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573 People of the Year

Every time we publish our 573 People of the Year issue, we get hundreds of emails inquiring how and why we chose the person.  Here is how it works.

Gold medal with red white and blue ribbon for the neck for "573 Person of the Year"

We believe we are honest and trustworthy purveyors of the 573 region.  We cover the people and places of the 573 without bias or agenda.  Simply put, we show what we see.  We tell stories of all the cool places we travel and the outstanding people we meet.  We help all our communities to present themselves in a positive light.   We pride ourselves on giving the underdog a voice.  Color, race, sex, age, religion, politics… if you have a passion for something, we will get you in.  You tell us what to feature and who is interesting.  That’s how people end up in the 573 Magazine.  

...a positive contribution to the 573 that is worthy of recognition...

A 573 Person of the Year is a different story -they are selected.  We look at hundreds of people we came across in the year and pick out whom we feel is the most deserving.  We ask ourselves, has this person made a positive contribution to the 573 that is worthy of recognition?  Does the honoree personify the 573 Magazine -passionate, driven, honest, giving, hard-working, innovative, unbiased…?  And lastly, is the honoree a nice person?  


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The 573 is thick with outstanding people.  Choosing a few to be a 573 Person of the Year is very, very difficult.  If you don’t see yourself listed as a 573 Person of the Year, just crawl out of that sunken sofa, turn that stupid device off, get out there and taste some reality for a change.   Explore your world in real time.  573 Magazine wants to get to know you.


Of course, you know we at 573 Magazine LOVE the arts. A young woman is making visual arts a big deal in Cape Girardeau. She's hardworking, smart and well-mannered.

Meet Sara Steffins—mother, artist and Director of the Cape Girardeau Arts Council.

I am an art enthusiast, and I’ve been the Director at the Arts Council for three years now. I am a St. Louis native, and moved to Cape Girardeau several years ago. When I am not at the Arts Council, I spend time with my husband John and our baby girl, Clara June, I also love crime documentaries and podcasts. I should be a part-time detective!

I have really enjoyed my time in Cape Girardeau, and I look forward to the future as I continue to spend my time here. From eating at the local restaurants, to shopping locally at one-of-a-kind shops, to hanging around downtown at music concerts, I truly call this community home.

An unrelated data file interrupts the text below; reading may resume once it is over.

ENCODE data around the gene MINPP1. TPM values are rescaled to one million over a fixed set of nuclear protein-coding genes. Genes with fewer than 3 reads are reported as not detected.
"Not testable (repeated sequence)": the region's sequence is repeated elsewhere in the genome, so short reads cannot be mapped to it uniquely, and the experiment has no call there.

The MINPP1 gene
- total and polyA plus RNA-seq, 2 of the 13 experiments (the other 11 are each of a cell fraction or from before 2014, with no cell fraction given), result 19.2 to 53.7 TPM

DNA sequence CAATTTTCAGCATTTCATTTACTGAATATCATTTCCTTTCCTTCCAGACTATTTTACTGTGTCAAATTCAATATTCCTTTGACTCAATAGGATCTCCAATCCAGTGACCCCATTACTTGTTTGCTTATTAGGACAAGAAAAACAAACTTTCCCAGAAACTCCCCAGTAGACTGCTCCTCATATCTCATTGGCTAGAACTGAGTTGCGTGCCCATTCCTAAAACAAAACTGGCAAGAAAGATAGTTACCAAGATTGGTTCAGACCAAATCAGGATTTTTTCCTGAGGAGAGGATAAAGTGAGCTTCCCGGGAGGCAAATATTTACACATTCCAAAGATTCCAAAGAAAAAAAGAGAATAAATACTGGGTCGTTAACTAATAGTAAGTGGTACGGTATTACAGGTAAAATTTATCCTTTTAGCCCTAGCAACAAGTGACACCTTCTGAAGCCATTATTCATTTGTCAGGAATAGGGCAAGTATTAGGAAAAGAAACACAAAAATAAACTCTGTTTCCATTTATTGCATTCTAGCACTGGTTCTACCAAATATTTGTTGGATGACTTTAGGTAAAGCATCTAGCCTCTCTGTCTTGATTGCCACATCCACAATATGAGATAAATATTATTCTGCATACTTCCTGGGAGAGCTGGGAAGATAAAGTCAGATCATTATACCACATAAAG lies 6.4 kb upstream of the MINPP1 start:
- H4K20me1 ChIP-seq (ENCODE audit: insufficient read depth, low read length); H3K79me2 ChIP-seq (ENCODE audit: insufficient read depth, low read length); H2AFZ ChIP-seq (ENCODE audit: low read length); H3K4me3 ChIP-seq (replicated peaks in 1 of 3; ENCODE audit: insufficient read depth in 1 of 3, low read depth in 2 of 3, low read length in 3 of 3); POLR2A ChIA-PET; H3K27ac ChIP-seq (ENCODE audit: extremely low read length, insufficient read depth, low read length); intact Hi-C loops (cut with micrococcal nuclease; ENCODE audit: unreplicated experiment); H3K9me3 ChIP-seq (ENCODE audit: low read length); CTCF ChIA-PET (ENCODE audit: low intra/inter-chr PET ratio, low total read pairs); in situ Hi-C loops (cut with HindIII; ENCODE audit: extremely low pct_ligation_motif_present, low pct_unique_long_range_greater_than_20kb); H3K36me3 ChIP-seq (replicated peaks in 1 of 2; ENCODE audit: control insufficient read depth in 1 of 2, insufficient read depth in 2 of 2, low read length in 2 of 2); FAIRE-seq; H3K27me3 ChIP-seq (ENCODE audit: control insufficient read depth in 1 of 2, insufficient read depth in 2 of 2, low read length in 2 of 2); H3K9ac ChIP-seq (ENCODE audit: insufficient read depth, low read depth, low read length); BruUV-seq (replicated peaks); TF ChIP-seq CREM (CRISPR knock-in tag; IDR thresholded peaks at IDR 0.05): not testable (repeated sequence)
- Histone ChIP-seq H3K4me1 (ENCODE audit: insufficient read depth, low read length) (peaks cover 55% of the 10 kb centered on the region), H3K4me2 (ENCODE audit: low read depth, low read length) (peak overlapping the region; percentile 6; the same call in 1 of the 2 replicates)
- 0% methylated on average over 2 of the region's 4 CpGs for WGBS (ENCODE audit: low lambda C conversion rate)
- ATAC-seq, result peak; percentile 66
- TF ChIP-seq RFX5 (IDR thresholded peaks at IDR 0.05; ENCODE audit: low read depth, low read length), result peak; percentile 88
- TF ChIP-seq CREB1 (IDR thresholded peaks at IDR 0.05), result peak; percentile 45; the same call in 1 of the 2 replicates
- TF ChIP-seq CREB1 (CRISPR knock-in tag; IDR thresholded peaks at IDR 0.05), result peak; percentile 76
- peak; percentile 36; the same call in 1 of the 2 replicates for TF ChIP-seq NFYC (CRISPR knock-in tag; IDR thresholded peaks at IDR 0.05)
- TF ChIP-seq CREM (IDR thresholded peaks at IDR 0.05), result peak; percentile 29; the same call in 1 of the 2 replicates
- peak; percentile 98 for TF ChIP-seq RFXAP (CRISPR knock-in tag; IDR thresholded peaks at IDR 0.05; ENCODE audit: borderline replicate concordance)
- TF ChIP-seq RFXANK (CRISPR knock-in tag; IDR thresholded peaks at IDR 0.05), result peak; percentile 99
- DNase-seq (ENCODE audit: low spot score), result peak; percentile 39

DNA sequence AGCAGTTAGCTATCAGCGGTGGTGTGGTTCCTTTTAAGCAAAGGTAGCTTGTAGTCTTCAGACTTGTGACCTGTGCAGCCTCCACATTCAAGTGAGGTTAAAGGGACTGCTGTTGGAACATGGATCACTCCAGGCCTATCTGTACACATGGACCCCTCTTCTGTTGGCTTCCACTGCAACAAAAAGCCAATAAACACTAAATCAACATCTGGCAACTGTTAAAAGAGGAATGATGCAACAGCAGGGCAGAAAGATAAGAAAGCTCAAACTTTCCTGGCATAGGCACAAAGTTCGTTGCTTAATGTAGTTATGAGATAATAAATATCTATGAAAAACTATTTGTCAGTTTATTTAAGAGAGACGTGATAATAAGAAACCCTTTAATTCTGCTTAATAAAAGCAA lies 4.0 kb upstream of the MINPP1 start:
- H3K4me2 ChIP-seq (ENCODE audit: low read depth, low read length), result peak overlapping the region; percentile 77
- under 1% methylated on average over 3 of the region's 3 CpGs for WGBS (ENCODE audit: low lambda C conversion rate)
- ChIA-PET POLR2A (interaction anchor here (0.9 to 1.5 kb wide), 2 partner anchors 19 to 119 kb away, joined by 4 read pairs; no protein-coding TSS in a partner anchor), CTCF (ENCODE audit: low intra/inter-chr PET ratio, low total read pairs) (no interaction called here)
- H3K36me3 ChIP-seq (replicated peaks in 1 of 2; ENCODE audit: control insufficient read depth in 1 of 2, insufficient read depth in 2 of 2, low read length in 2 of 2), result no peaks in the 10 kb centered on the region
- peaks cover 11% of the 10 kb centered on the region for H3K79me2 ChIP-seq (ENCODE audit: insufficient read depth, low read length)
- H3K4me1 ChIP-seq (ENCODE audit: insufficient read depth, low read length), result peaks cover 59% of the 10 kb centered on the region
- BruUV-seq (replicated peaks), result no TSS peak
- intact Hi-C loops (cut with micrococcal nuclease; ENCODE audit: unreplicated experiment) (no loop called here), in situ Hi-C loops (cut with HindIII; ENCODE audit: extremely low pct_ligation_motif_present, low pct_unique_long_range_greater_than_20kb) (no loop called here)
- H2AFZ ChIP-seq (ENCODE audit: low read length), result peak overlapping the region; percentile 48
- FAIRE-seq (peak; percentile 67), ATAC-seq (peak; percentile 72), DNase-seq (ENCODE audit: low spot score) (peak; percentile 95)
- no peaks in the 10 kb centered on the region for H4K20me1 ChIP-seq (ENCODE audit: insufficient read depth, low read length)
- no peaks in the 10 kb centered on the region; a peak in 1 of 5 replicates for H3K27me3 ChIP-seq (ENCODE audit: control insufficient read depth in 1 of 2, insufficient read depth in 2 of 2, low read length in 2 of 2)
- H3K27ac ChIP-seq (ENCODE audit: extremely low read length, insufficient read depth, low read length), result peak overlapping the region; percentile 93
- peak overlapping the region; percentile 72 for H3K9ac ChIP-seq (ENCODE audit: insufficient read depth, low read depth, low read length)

...I work to provide a forum for the residents and artists of the SEMO region...

As Director, I work to provide a forum for the residents and artists of the SEMO region to explore, experience, and share in the diversity and excitement of the arts. I am involved in fundraising, educational art programs, and providing resources for artists. I actively promote the Arts Councils programs, accomplishments, goals and objectives.

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One of my favorite things is communicating with artists and showcasing their work in our very competitive solo exhibitions. The artists work very hard on their unique body of work. As a not-for-profit gallery, providing artists an opportunity to display their work and giving them that special moment to shine is so fulfilling. Whether national or local artists, it is a real honor to display the work of such talented individuals in our gallery!

One of my favorite exhibits is the Children’s Arts Festival. We just celebrated our 20th year of this festival and it just keeps on growing. The students are very excited to display their hard work. The festival showcases the work of local art teachers and their students. Providing a comprehensive education for our children, both within and outside of school, improves our country. Studies repeatedly show the positive effects of the arts as part of a well-rounded education. This year, we displayed so much art work that it covered the gallery like wallpaper! I want to give many thanks to our schools, teachers, and students for making this year's festival so successful.

Our goal is to support artists by providing an opportunity...

We have a couple new projects in the mix, and I think they will positively impact our community. For one, we want to establish a fine art market. We researched several other communities similar to Cape Girardeau who host an art market. Our goal is to support artists by providing an opportunity to sell their unique, one-of-a-kind art. A wide variety of art will be available, including paintings, prints, photography, pottery, wood items and fabric goods.

Another project we're considering is a Maker Space here in Cape Girardeau. A Maker Space will provide a creative space for our residents to develop new skills and explore their curiosity in a flexible and creative environment. More on these and other projects soon!